Shoeprints recovered from crime scene clothing in forensic science first

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A set of revolutionary new techniques that make it possible to recover invisible prints left on fabric by the sole of a person’s shoe, have been developed by scientists at the University of Abertay Dundee.

Last year, researchers at the University made the headlines when they recovered latent (or invisible) fingerprints from fabrics.

The recovery of latent footwear marks, however, had been something of a pipedream – until now.

By adapting and modifying existing print visualisation techniques, Dr Kevin Farrugia has developed the world’s first detailed images of latent footwear marks left on fabrics.

The information these provide will enable police to identify perpetrators of serious crimes in cases where, for example, no fingerprints or DNA can be recovered from the scene.

Dr Farrugia explains:

“Footwear marks can be made in many contaminants, for instance blood, mud, urine and dust. They can be left on all sorts of different fabrics, like cotton or denim, as well as on patterned and dark material, which makes them more difficult to see.

“They might be left on the body of a murder victim if the perpetrator kicked or stamped on them during an attack, or they might be made by traces of blood that the perpetrator picked up on their shoes and left on the carpet, or other types of flooring, before leaving the victim’s house.

“When someone steps in wet blood though, the first few prints they leave will be a wet smudge, so no fine detail from the footwear sole can be recovered.

“However, as the marks fade and becomes less visible, the pattern on the sole of the shoe, by contrast, becomes much clearer and better defined. And it’s these prints – the ones that we can’t actually see – that are the most useful at a crime scene, especially when it isn’t possible to recover other types of evidence such as fingerprints and DNA, because they can tell you things like what size, and even what brand, of shoe the perpetrator was wearing when they committed the crime.

“More importantly, because everyone walks differently, the sole of their shoes will have acquired what we call random and individual characteristics that are specific to that shoe and person, which means, when the police have got a suspect, they can get their shoes, and if the shoes match, it can lead to a conviction.”

Over the years, previous attempts to recover footwear marks from fabrics had generally obliterated, rather enhanced, the image, because the right mix of the right types of chemicals had never been formulated.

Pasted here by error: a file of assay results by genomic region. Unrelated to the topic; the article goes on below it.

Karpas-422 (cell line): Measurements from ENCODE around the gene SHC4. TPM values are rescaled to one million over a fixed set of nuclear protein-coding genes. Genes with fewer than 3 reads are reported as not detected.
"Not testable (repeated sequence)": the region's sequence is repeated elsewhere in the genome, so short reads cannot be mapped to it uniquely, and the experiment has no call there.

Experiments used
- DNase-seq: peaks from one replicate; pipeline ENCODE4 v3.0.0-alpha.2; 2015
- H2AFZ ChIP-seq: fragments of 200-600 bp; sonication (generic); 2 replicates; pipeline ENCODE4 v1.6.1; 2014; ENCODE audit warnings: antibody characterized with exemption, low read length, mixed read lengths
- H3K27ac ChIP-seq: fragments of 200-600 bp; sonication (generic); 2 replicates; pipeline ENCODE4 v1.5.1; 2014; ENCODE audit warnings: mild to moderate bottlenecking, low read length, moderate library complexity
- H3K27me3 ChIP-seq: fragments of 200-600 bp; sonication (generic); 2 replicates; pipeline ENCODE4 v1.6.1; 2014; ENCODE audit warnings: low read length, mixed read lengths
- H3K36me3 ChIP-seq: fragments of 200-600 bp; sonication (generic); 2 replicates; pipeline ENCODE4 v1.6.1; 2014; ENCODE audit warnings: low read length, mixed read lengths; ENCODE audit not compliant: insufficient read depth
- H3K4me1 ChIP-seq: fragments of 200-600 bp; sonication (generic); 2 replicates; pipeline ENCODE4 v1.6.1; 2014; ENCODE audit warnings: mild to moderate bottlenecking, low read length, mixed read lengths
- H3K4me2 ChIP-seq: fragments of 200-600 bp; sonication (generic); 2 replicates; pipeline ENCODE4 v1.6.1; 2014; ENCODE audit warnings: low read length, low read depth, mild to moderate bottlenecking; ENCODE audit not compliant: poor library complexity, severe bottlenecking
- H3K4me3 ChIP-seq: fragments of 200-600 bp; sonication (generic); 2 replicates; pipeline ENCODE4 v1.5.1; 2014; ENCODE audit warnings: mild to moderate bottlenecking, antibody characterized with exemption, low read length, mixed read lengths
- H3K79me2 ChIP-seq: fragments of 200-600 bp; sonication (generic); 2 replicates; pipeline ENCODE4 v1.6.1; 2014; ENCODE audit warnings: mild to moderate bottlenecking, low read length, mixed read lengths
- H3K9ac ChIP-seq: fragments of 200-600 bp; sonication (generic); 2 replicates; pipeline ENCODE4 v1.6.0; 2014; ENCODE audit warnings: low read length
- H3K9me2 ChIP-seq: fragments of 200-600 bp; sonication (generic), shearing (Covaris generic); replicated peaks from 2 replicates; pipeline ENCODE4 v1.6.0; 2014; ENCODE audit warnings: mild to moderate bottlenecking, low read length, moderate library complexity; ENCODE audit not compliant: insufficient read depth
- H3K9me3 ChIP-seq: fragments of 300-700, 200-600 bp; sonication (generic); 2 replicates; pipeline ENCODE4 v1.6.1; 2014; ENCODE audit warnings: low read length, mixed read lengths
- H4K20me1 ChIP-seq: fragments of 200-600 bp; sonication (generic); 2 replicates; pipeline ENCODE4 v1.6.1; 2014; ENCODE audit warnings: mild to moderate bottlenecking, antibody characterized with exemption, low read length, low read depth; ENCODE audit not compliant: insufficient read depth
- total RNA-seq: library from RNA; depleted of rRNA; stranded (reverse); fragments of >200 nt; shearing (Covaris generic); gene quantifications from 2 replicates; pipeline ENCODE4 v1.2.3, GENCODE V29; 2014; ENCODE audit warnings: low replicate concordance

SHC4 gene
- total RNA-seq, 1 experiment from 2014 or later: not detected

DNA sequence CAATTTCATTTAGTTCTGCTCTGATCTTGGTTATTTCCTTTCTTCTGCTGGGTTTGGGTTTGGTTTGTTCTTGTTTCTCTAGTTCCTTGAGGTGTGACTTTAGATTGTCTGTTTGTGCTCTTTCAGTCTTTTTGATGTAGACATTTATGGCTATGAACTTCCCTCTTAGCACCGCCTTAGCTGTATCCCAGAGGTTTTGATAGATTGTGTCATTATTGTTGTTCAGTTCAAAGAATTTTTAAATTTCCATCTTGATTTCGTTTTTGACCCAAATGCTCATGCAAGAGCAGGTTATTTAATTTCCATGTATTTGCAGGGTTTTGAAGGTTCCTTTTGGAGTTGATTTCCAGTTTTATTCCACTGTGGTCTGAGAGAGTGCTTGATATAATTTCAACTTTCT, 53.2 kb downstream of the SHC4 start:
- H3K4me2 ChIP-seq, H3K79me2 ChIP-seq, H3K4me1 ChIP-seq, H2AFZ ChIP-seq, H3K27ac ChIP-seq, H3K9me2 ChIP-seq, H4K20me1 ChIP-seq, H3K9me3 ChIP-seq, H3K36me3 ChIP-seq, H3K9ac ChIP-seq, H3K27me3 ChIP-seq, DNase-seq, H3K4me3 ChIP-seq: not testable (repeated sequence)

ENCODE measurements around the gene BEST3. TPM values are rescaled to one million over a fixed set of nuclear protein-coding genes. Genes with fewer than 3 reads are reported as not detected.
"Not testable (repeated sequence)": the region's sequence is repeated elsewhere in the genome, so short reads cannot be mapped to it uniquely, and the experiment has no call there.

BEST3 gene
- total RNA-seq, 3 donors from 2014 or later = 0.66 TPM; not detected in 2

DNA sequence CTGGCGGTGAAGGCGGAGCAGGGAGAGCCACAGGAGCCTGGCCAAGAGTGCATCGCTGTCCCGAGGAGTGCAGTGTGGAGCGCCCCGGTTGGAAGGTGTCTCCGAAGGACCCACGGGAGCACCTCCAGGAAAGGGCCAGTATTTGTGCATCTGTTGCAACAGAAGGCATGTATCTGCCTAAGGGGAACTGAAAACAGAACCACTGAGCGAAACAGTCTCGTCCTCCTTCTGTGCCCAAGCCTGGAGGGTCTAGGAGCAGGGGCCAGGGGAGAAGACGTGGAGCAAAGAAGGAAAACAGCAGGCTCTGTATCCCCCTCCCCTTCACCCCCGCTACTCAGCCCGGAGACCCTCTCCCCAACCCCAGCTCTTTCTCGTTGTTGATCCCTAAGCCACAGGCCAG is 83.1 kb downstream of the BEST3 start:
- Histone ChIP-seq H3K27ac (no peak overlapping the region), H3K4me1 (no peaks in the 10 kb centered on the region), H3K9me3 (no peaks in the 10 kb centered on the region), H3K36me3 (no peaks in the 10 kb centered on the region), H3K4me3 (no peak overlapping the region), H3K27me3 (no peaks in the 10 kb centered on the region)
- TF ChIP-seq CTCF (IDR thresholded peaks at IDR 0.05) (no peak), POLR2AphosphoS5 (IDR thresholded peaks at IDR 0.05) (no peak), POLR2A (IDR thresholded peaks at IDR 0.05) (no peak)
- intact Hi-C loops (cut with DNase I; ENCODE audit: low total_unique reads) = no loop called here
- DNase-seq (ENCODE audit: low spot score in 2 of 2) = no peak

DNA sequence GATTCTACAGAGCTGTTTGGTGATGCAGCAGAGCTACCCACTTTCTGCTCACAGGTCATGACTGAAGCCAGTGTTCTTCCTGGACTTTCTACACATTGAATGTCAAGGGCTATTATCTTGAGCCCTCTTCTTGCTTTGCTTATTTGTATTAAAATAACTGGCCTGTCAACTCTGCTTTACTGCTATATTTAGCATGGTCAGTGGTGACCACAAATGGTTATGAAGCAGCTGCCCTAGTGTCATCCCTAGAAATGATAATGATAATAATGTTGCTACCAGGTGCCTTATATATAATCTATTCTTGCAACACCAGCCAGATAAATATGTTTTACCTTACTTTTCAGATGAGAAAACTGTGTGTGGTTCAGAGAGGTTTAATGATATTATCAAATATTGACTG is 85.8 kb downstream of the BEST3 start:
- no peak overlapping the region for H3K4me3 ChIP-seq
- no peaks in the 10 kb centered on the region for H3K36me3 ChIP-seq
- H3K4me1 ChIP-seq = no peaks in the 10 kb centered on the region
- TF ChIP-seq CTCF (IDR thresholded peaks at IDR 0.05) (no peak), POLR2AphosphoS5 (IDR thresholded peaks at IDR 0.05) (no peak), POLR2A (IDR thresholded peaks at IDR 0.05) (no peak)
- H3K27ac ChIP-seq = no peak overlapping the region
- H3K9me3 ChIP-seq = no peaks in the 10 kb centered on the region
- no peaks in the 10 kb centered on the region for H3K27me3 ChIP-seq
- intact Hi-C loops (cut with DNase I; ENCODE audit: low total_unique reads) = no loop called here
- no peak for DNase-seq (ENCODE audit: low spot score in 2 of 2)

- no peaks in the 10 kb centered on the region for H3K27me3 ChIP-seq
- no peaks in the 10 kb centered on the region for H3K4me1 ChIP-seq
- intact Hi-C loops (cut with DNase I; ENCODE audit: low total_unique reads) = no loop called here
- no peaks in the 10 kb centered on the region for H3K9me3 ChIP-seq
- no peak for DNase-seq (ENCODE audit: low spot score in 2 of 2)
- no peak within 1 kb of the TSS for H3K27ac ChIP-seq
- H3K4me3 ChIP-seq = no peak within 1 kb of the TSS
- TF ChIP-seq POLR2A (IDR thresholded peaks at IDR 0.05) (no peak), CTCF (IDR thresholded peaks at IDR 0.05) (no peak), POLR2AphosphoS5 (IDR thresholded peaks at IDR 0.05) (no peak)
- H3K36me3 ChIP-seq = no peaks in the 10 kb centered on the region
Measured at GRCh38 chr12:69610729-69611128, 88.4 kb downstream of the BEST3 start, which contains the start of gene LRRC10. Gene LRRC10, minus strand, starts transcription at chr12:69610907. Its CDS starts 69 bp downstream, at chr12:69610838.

No one thought it would ever be possible to recover shoeprints from fabrics, and it was not an active area of research until funding from the Home Office, the Engineering and Physical Sciences Research Council (EPSRC) and the University of Strathclyde became available.

Dr Farrugia’s new techniques bring the print to the fore without damaging it, and produce a clear and highly detailed image, for the very first time.

They work on fresh prints, as well as older ones, and could potentially be used to help solve cold cases as well as new and current ones.

Dr Farrugia’s research was carried out at the University of Strathclyde, under the supervision of Professor Niamh Nic Daéid, where he was awarded his PhD.

Since joining Abertay, Dr Farrugia has written a set of guidelines that explain which technique should be used for which contaminant, on which type of material.

These have been published as a series of papers in the mainstream forensic science journal Forensic Science International and the UK Forensic Science Society’s journal Science and Justice.


Notes to Editors:

This summer, Dr Farrugia was invited by the Federal Bureau of Investigation (FBI) and National Institute of Justice (NIJ) to speak about the techniques he has developed at a special impression pattern evidence symposium in Florida. At this symposium experts from all over the world met and discussed the latest research in the recovery and enhancement of impression evidence.

He also recently spoke at The International Association of Bloodstain Pattern Analysts (IABPA) conference at the Royal College of Surgeons in Edinburgh, which was organised by The Scottish Police Services Authority (SPSA) Forensic Services division.

His research was funded by the Home Office Centre for Applied Science and Technology (formerly the Home Office Scientific Development Branch), the Engineering and Physical Sciences Research Council (EPSRC) and the University of Strathclyde.


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